After 30 years, the dot-com (.com) top-level domain (TLD) continues to dominate the Internet, but now faces more challengers than ever.
On March 15, 1985, the very first dot-com domain was registered by Symbolics, a now defunct technology vendor. The symbolics.com domain itself is still alive and is now owned by virtual real estate firm xf.com. Although the first company to register a dot-com domain did not survive the last 30 years, the dot-com domain has prospered significantly beyond that first domain registered in 1985.
As of Dec. 31, 2014, there were 115.6 million registered dot-com names, according to VeriSign’s fourth-quarter 2014 Domain Name Industry Brief (DNIB).
VeriSign has managed the dot-com registry since 2000, when it acquired Network Solutions in a deal valued at $21 billion. VeriSign sold most of the Network Solutions business in 2003, but it continued to retain control of the dot-com registry, which is still managed by VeriSign today, under a deal with the Internet Cororation for Assigned Names and Numbers ICANN) that was last renewed in 2012.
Back when Symbolics registered the very first dot-com, there was little domain choice. That’s no longer true in 2015. Though the dot-com TLD remains the largest domain based on the number of registered domains, there are other choices.
VeriSign reported that there were 288 million domains registered across all TLDs at the end of 2014. After dot-com, the second most popular domain is dot-tk (.tk) which is the country code top-level domain (ccTLD) for Tokelau, a territory in New Zealand.
As to why .tk is so popular, the reason is simple: It’s a domain that is available to anyone to register for free. The .tk TLD is operated by freenom with the aim of making money from expired domains and other services.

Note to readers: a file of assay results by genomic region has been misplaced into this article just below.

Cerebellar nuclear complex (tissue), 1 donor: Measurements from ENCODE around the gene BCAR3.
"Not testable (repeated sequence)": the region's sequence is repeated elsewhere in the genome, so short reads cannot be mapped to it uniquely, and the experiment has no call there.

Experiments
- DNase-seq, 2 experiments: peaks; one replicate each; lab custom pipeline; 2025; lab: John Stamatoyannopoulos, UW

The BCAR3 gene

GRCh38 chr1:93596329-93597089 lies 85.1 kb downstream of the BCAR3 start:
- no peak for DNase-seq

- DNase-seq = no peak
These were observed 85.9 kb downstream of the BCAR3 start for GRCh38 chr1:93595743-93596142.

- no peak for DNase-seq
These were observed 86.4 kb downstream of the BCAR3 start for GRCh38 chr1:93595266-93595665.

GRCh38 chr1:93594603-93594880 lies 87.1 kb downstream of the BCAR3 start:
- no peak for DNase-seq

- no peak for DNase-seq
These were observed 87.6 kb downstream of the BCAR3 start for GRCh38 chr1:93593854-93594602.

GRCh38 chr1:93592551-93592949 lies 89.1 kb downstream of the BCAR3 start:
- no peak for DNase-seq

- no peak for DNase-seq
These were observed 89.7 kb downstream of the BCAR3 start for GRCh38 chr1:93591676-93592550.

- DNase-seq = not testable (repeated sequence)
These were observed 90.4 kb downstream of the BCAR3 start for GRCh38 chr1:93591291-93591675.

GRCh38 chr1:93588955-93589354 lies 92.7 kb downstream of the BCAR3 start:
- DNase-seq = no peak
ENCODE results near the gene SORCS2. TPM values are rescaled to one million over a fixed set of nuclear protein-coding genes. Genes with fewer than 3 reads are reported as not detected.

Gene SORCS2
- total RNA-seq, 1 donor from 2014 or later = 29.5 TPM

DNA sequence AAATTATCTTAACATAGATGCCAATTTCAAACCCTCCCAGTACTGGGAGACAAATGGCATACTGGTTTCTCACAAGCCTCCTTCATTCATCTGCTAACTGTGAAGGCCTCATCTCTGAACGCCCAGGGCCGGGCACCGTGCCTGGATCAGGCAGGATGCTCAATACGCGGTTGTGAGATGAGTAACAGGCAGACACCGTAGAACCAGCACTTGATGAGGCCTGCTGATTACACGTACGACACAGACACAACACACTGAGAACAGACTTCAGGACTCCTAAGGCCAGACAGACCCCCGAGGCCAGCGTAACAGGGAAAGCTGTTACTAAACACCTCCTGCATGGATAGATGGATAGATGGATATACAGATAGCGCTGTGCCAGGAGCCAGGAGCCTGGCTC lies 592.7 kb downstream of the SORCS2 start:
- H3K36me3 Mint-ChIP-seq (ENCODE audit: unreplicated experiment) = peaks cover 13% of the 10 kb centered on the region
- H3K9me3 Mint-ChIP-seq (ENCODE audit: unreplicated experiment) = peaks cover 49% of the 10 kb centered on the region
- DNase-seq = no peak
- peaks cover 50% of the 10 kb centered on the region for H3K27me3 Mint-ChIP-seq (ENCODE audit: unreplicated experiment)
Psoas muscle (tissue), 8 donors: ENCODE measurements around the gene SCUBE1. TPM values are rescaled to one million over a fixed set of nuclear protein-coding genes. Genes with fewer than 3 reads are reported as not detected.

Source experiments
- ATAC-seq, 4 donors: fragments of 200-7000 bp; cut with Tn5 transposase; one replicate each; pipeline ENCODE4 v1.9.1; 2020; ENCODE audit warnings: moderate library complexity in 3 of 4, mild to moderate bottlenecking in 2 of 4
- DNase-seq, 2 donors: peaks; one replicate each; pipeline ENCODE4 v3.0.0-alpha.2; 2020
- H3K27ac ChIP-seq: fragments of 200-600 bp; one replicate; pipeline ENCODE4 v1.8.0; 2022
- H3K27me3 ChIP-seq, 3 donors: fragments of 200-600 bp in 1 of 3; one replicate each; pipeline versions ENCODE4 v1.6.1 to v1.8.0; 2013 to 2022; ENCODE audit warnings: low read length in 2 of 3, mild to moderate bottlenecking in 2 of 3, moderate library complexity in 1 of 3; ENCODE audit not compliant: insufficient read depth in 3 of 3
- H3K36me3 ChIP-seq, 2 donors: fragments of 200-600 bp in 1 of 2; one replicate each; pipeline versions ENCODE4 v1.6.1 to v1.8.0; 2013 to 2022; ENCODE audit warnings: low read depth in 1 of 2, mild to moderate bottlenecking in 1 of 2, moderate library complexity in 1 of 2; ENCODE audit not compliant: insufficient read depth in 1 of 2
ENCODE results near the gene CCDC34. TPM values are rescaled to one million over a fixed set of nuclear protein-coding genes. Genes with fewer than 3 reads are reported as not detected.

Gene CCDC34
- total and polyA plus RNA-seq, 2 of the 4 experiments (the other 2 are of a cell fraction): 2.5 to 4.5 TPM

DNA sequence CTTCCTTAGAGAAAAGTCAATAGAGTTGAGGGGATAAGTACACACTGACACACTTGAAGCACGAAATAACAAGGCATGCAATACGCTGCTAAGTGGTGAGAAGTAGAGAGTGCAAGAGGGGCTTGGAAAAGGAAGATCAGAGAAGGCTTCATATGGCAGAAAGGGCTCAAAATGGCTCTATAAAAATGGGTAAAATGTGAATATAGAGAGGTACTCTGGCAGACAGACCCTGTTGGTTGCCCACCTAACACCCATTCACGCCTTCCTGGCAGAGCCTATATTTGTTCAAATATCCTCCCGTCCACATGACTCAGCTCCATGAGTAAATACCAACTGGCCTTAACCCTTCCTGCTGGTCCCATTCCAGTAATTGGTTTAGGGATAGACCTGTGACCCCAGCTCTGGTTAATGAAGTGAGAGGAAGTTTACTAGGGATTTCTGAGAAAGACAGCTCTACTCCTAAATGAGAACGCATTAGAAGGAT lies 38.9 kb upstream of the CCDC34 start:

The dot de (.de) ccTLD for Germany is in third place, followed by dot-net (.net) in fourth and dot-cn (.cn) from China in fourth.
There has been a dramatic expansion in the availability of TLDs in the past few years. In 2011, there were only 22 TLDs from which to choose. In June 2011, ICANN approved a proposal to overhaul the TLD system, enabling a new era of generic TLDs (gTLDs).
According to VeriSign, at the end of 2014, there were 478 new gTLDs, with 65 being delegated in the fourth quarter of 2014 alone. Among the most popular gTLDs are .xyz, .club and .berlin.
All those new gTLDs represent new competition for dot-com, though I suspect that there is little for VeriSign to worry about. Simply put, dot-com has a 30 year head start in the domain business. While being the first mover is not always an advantage in technology, when it comes to branding, longevity and trust are always key attributes. For the past 30 years, dot-com has been the most dominant TLD on the Internet, and it’s the TLD that most Internet users are familiar with for the sites they use and visit every day.
That’s not to say that the new gTLDs won’t gain traction and that dot-com’s dominance will last forever. The next 30 years of dot-com will be different, as organizations and users have more choice than ever when it comes to domains. As such, over the next 30 years, the true value of the enduring brand of dot-com will be measured.
Sean Michael Kerner is a senior editor at eWEEK and InternetNews.com. Follow him on Twitter @TechJournalist.